Jerry Brown speaks at the swearing-in ceremony for Justice’s Mariano-Florentino Cuéllar and Leondra Kruger (Jason Doiy / The Recorder)
SACRAMENTO—Gov. Jerry Brown on Tuesday unveiled a $179 billion state spending plan, amplifying his typical message of fiscal restraint with warnings about potential federal funding cuts on the horizon.
“The Legislature has to be very prudent this year,” said Brown, who presented an annual budget that generally maintains the status quo on general fund spending and puts more than $1 billion into reserves. “There are too many uncertainties.”
For California’s courts, the proposal means no direct cuts but no major spending initiatives either.
The budget includes additional money for court employees’ health and retirement, $55 million to backfill a continuing decline in fines and penalties, funds for new case management systems in nine small counties and $5 million for previously approved increases to judges’ salaries and benefits.
Additionally, Brown proposed moving four vacant judgeships from the Bay Area to Inland Empire courts to address population growth and a rise in court filings. The governor supported the efforts last year to shift a handful of judgeships, but related budget language and legislation died in the Legislature.
The state budget did not include allocations to pay for new judgeships elsewhere in the state or financial help for a court construction fund that is running out of money. The governor also chose not to add funding to compensate for cuts made to the judiciary during the recession.
“Given the uncertainties in the state’s budget in the coming fiscal year, Gov. Brown’s proposed budget for the judicial branch is prudent,” Chief Justice Tani Cantil-Sakauye said in a prepared statement. “We will continue to press for additional trial court revenue and any other necessary changes to address the vital needs of those seeking justice in the court system.”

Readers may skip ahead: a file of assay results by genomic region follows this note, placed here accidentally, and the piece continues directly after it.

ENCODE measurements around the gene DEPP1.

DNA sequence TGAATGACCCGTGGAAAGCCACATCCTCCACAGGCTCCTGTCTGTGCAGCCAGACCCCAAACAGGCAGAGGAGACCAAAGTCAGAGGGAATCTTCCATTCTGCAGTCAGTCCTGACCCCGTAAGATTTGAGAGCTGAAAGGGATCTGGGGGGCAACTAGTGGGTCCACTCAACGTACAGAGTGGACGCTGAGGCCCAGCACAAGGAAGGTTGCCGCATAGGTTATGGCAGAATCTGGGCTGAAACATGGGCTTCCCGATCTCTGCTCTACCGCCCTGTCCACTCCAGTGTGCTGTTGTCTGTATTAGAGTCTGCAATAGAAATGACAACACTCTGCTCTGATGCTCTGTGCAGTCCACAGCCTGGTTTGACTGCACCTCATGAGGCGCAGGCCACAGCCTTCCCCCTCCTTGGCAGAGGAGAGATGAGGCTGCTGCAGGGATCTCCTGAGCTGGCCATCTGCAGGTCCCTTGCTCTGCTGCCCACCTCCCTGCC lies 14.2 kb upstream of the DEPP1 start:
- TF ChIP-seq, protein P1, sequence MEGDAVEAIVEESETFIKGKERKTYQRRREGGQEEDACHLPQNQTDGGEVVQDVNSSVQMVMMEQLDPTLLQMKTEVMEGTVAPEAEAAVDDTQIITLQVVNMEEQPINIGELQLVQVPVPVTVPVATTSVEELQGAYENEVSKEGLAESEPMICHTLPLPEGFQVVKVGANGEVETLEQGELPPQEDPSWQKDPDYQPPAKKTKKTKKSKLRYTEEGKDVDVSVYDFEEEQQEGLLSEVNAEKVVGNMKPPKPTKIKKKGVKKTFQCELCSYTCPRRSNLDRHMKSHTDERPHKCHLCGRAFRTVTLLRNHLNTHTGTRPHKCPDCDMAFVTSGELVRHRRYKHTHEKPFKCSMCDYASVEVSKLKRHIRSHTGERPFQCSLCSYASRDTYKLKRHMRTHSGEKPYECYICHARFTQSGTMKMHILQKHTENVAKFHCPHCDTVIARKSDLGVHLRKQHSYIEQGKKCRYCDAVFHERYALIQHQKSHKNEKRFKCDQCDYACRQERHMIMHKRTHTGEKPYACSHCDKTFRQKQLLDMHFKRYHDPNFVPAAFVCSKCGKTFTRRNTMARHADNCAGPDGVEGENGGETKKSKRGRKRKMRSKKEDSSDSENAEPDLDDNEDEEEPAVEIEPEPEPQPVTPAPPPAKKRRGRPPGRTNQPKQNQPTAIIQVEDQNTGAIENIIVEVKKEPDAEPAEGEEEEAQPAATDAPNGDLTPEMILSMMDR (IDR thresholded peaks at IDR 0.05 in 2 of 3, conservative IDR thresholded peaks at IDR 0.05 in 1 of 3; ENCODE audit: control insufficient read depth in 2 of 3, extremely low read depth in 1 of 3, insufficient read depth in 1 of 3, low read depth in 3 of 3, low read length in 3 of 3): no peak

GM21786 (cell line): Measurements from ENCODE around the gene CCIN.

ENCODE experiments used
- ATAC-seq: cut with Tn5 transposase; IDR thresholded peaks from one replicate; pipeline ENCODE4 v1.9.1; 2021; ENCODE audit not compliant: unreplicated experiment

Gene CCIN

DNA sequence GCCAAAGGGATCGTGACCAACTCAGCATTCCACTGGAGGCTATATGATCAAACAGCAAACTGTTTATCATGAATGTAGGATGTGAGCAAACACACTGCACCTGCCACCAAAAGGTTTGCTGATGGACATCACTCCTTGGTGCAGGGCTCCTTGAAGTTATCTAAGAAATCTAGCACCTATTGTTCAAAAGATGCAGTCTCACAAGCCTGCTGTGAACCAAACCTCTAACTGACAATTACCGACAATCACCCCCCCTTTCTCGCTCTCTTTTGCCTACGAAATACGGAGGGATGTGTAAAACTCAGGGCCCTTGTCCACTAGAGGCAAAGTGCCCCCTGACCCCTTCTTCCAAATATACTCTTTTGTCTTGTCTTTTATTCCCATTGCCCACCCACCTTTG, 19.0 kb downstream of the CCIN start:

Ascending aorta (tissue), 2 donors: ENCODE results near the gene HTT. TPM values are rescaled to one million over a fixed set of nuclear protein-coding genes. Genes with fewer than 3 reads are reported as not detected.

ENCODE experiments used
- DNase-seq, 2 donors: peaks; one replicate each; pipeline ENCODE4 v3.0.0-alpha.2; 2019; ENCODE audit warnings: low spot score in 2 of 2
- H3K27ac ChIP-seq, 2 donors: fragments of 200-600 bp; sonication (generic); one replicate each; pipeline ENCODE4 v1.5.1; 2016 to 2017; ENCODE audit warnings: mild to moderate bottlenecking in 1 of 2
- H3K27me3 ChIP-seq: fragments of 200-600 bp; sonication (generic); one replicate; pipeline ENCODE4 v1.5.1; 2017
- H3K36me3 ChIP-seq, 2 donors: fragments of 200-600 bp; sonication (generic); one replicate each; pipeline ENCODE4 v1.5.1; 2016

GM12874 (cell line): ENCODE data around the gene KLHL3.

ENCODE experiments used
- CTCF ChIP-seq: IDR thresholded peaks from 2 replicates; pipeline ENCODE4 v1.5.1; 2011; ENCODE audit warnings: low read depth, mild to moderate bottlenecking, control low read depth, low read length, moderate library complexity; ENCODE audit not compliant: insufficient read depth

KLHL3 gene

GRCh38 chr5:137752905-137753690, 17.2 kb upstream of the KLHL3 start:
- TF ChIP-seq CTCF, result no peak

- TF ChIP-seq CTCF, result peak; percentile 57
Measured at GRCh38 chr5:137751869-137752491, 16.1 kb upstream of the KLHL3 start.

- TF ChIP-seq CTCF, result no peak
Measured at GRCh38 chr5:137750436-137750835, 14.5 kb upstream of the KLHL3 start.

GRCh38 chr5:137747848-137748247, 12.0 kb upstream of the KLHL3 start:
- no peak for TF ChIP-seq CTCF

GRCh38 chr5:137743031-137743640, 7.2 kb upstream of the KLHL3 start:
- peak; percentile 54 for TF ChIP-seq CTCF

Judicial branch officials are also scrutinizing a budget proposal that would bar judges from suspending the driver’s licenses of defendants who fail to appear in court or fail to pay a fine in traffic and certain other low-level offense cases. The governor’s finance department argues there’s no “strong connection” between suspending a license and persuading someone to pay a fine and that revoking driving privileges unfairly punishes the poor.
“We don’t expect to lose any” money by dropping the threat of suspending drivers licenses, Finance Director Michael Cohen told reporters Tuesday, saying a growing number of fines and penalties are already going uncollected.
But the Judicial Council points to a study by the Los Angeles County Superior Court that projected the loss of a license-suspension penalty would cut its collections by about $31 million.
The potential loss raises to $170 million if measured across all courts, according to a 2016 memo by Judicial Council staff. The loss could prove a big hit to the judiciary, which shares the fee and penalty money with cities, counties, the state and 50 other specialized funds.